Car Oil Changes – Not As Often As You’d Think
When you get your car’s oil changed, usually the technician places a sticker in the upper-left corner of your car’s window showing the next mileage when you should get your oil changed.
It’s usually 3000 miles past the current mileage.
And it’s a lie.
You don’t have to get your oil changed that often! If you use regular oil, every 5000 miles is just fine. If you use full synthetic, every 10,000 miles is just fine.
I have been sticking to this principle on our two cars since the day they were “born”, and it hasn’t failed me yet. Neither car has had any major repair during the entire time we’ve had them – and we use them a whole bunch.
We have a Toyota Sienna minivan – bought new by us in 2005, now has 140,000 miles on it and going strong. Oil change every 5000-6000 miles without fail, no major issues.
We also have a 2007 Lexus GS350 which I love driving – bought originally with only 30,000 miles on it, it now has over 130,000 miles and no major issues. I have consistently changed the oil NO LESS than every 10,000 miles on this car, to maintain this high level of functionality. I also had to change the spark plugs around the 105,000 mark on the odometer if I remember correctly.
Cars don’t need “tune ups” anymore. That’s a thing of the past. Remember your dad changing his own spark plugs, using a gap-tool, every other oil change? Yeah, no, you don’t do that anymore. I recommend having the garage change the plugs when your car’s instruction book recommends it, and get good quality spark plugs too – there’s a good change they will end up working well for a long, long time.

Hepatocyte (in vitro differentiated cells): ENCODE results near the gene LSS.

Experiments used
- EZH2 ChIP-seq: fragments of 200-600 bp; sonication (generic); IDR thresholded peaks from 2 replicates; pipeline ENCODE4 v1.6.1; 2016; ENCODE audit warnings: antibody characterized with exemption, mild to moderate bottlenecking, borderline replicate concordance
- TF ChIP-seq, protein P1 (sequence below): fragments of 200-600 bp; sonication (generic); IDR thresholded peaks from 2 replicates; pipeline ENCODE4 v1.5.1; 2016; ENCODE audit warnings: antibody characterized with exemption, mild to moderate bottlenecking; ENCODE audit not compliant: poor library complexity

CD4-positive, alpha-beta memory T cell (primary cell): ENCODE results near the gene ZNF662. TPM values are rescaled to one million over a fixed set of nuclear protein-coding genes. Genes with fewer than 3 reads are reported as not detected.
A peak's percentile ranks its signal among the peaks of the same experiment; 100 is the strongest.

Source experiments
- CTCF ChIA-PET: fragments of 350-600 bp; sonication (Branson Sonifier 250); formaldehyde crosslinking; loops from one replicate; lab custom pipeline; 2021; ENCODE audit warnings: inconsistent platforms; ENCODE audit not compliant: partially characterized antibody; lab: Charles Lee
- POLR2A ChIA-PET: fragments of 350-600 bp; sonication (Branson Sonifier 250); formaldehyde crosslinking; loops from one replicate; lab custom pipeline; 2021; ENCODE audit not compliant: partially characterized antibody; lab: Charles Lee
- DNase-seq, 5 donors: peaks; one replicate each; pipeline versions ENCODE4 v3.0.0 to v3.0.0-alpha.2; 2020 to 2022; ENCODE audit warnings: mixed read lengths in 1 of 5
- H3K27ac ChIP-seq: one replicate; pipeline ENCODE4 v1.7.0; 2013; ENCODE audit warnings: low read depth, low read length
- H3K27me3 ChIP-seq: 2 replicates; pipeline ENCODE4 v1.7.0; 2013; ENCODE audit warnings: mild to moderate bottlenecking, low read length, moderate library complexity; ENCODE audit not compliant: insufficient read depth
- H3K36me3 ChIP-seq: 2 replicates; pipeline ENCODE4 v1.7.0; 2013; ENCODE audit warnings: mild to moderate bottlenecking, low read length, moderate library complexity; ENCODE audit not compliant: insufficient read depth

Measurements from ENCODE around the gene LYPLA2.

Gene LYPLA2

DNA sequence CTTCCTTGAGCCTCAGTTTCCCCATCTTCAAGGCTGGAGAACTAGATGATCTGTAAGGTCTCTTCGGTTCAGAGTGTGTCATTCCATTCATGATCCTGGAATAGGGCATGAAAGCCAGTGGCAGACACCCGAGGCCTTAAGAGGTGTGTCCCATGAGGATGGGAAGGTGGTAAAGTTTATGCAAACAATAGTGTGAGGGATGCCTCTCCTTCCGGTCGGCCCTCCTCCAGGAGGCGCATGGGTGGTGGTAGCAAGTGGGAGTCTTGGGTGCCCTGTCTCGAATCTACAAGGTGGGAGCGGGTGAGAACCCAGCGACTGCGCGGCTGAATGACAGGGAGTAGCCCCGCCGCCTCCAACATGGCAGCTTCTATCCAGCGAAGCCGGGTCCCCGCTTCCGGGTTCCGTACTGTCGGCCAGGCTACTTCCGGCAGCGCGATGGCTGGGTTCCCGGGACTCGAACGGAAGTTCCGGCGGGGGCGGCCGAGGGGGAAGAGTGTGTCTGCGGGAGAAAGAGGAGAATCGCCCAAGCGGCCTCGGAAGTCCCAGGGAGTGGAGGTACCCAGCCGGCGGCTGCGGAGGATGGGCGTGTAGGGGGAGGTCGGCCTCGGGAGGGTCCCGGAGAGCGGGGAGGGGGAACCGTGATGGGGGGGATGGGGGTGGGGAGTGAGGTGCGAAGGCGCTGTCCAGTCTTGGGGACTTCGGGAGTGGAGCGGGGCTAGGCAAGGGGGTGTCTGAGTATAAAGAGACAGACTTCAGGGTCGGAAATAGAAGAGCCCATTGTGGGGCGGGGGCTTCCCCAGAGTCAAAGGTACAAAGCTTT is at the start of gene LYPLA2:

Remember when you used to be able to get a complete Lube/Oil/Filter change for $15? Those days are long gone. It seems like a basic oil change goes for $25-35 these days. And if you use full synthetic, expect to pay $70-80 minimum at this point in time. At least that’s what I’ve experienced so far this year (2014).
Take care of your car. There’s not a lot you need to do anymore, after 80+ years of the Internal Combustion Engine, they’ve pretty much perfected it at this point. If your car is the type that needs constant repairs and is always costing you unexpected money, I recommend buying a different brand of car. There are different manufacturers with different viewpoints on how to deal with production issues – and sadly, I hate to say it, but American car manufacturers sort of suck at this. You want your car manufacturer to follow a basic tenet that we use in software development — the feedback loop — to detect and remedy any issues that ANY employees detect with the car manufacturing process.
Rather than punishing/squelching comments from employees, you want the employees to be empowered to bring up issues at any time during development, have them taken seriously, and see the changes made to the manufacturing process integrated dynamically so that all future cars benefit from those discoveries and changes. From what I have heard, Toyota, Lexus, and Honda are REALLY good at doing this. I don’t know about the other manufacturers. Let’s hope everyone adopts basic 2000’s knowledge and adopts this feedback-loop principal.
I don’t care how cool the marketing is. Buy a decent quality car. Put your money where your mouth is. Don’t encourage the losers who don’t follow 20-year-old knowledge of how to make the best quality products. Why would you do that? Do what’s right. Encourage the ones who do the best job.
We all benefit that way in the future.